Person {
            name: name,
            age,
            children: Vec::new(),
        }
    }
    fn add(&mut self, name: &'a str, age: i32) -> &mut Person<'a> {
        self.children.push(
            Self::new(name, age)
        );
        self
    }
    fn show_r(&self, tab: usize) {
        println!("{:>1$}, {age} yrs old",
            self.name, tab + self.name.len(), age=self.age);
        for c in self.children.iter() {
            c.show_r(tab + 4);
        }
    }
    fn show_family_tree(&self) {
        self.show_r(0)
    }
}

fn main() {
    let mut person1 = Person::new("Ruth", 120);
    person1
        .add("Pat", 91)
        .add("John", 89);
        
    person1.children[0]
        .add("Jim", 65)
        .add("Chuck", 65);

    person1.children[1]
        .add("Stan", 57)
        .add("Anne", 55);

    person1.show_family_tree();
}

For completeness. What you had

impl Person<'_> {
    fn new(name: &str, age: i32) -> Person {
        Person {
            name: name,
            age,
            children: Vec::new(),
        }
    }
    fn add<'a>(&mut self, name: &str, age: i32) -> &mut Person {
        self.children.push(
            Self::new(name, age)
        );
        self
    }

is equivalent (under lifetime elision rules) to

impl<'b> Person<'b> {
    fn new<'e>(name: &'e str, age: i32) -> Person<'e> {
        Person {
            name: name,
            age,
            children: Vec::new(),
        }
    }
    fn add<'a, 'c, 'd>(self: &'c mut Person<'b>, name: &'d str, age: i32) -> &'c mut Person<'c> {
        self.children.push(
            Self::new(name, age)
        );
        self
    }

You can try to figure out yourself where exactly the lifetimes don’t add up.

Also, the error messages become a lot better like this (no more “anonymous lifetime”s):

error[E0495]: cannot infer an appropriate lifetime for lifetime parameter 'e in function call due to conflicting requirements
  --> src/main.rs:17:13
   |
17 |             Self::new(name, age)
   |             ^^^^^^^^^^^^^^^^^^^^
   |
note: first, the lifetime cannot outlive the lifetime `'d` as defined on the method body at 15:20...
  --> src/main.rs:15:20
   |
15 |     fn add<'a, 'c, 'd>(self: &'c mut Person<'b>, name: &'d str, age: i32) -> &'c mut Person<'c> {
   |                    ^^
note: ...so that reference does not outlive borrowed content
  --> src/main.rs:17:23
   |
17 |             Self::new(name, age)
   |                       ^^^^
note: but, the lifetime must be valid for the lifetime `'b` as defined on the impl at 7:6...
  --> src/main.rs:7:6
   |
7  | impl<'b> Person<'b> {
   |      ^^
note: ...so that the expression is assignable
  --> src/main.rs:17:13
   |
17 |             Self::new(name, age)
   |             ^^^^^^^^^^^^^^^^^^^^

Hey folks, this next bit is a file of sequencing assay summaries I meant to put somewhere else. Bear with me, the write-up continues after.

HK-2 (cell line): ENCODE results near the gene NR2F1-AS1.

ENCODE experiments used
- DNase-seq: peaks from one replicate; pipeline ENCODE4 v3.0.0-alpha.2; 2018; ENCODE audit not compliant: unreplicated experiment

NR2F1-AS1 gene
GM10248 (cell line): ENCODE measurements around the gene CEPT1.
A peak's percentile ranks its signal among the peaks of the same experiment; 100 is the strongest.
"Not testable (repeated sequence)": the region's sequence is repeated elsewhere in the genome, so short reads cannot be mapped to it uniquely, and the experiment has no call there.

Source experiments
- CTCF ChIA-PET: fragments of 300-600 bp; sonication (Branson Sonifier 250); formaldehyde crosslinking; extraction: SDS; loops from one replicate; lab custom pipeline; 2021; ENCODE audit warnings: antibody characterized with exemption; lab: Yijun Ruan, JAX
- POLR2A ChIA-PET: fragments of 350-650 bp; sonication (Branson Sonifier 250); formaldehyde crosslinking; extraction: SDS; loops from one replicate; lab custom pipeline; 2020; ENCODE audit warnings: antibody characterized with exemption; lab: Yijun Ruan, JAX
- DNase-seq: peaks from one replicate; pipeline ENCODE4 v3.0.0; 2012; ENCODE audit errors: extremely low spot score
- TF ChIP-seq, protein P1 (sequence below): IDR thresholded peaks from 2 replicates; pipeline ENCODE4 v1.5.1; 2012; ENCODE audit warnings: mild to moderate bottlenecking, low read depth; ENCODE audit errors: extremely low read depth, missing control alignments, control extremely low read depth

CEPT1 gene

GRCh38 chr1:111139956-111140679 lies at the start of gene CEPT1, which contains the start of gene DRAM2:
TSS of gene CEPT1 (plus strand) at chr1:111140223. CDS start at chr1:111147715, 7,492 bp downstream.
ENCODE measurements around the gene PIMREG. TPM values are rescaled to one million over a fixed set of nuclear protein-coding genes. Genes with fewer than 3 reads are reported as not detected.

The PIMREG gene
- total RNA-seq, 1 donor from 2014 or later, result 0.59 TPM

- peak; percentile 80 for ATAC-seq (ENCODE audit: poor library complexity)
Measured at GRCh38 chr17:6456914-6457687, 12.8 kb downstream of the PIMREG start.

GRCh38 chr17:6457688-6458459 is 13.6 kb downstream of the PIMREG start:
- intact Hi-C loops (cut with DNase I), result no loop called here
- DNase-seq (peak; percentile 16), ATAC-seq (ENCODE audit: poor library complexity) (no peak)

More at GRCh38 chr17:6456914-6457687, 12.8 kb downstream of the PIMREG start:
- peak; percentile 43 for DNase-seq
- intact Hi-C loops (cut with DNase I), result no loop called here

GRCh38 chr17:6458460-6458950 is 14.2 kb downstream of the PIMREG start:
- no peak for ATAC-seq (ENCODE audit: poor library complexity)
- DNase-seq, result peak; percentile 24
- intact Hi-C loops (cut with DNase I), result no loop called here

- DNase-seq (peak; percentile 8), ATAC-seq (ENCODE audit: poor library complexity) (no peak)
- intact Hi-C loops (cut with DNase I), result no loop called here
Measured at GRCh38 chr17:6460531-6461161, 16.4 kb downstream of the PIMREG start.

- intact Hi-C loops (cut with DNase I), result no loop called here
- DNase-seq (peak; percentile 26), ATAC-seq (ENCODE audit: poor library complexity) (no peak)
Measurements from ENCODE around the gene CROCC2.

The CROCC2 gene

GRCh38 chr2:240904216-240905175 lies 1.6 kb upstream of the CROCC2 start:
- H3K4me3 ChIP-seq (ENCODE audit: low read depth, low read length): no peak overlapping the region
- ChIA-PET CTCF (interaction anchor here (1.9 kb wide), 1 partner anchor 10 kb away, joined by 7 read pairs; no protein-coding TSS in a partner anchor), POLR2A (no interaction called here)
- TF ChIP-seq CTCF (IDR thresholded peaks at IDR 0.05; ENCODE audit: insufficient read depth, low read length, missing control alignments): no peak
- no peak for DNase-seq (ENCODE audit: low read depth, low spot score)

= note: expected `Person<'b>`
              found `Person<'_>`

error[E0308]: mismatched types
  --> src/main.rs:19:9
   |
19 |         self
   |         ^^^^ lifetime mismatch
   |
   = note: expected mutable reference `&'c mut Person<'c>`
              found mutable reference `&'c mut Person<'b>`
note: the lifetime `'c` as defined on the method body at 15:16...
  --> src/main.rs:15:16
   |
15 |     fn add<'a, 'c, 'd>(self: &'c mut Person<'b>, name: &'d str, age: i32) -> &'c mut Person<'c> {
   |                ^^
note: ...does not necessarily outlive the lifetime `'b` as defined on the impl at 7:6
  --> src/main.rs:7:6
   |
7  | impl<'b> Person<'b> {
   |      ^^

Some errors have detailed explanations: E0308, E0495.
2 Likes

Thank you for the tip. I've never liked adding anonymous lifetimes and your description of what actually is happening when I do that is helpful. I'll give that a try and see if the problem becomes more tractable.

error[E0496]: lifetime name `'a` shadows a lifetime name that is already in scope
  --> src/main.rs:14:12
   |
6  | impl<'a> Person<'a> {
   |      -- first declared here
...
14 |     fn add<'a>(&mut self, name: &'a str, age: i32) -> &mut Person<'a> {
   |            ^^ lifetime `'a` already in scope

For more information about this error, try `rustc --explain E0496`.
error: could not compile `playground` due to previous error

Here is my code, in case I missed somethig. I'm still fiddling around with various combinations of lifetimes to see if it will compile. I am wondering if I need to employ unsafe blocks and use raw pointers, but I'm hoping to avoid that until I know it's needed.

struct Person<'a> {
    name: &'a str,
    age: i32,
    children: Vec<Person<'a>>,
}
impl<'a> Person<'a> {
    fn new(name: &'a str, age: i32) -> Person<'a> {
        Person {
            name: name,
            age,
            children: Vec::new(),
        }
    }
    fn add<'a>(&mut self, name: &'a str, age: i32) -> &mut Person<'a> {
        self.children.push(
            Self::new(name, age)
        );
        self
    }
    fn show_r(&self, tab: usize) {
        println!("{:>1$}, {age} yrs old",
            self.name, tab + self.name.len(), age=self.age);
        for c in self.children.iter() {
            c.show_r(tab + 4);
        }
    }
    fn show_family_tree(&self) {
        self.show_r(0)
    }
}

fn main() {
    let mut person1 = Person::new("Ruth", 120);
    person1
        .add("Pat", 91)
        .add("John", 89);
        
    person1.children[0]
        .add("Jim", 65)
        .add("Chuck", 65);
        
    person1.children[1]
        .add("Stan", 57)
        .add("Anne", 55);
        
    person1.children[1].children[1]
        .add("Helena", 21)
        .add("Peter", 19);

    person1.show_family_tree();
}

My bad. I copied your change incorrectly!

I had an <'a'> on my fn add() function.

Once I removed that it worked!

1 Like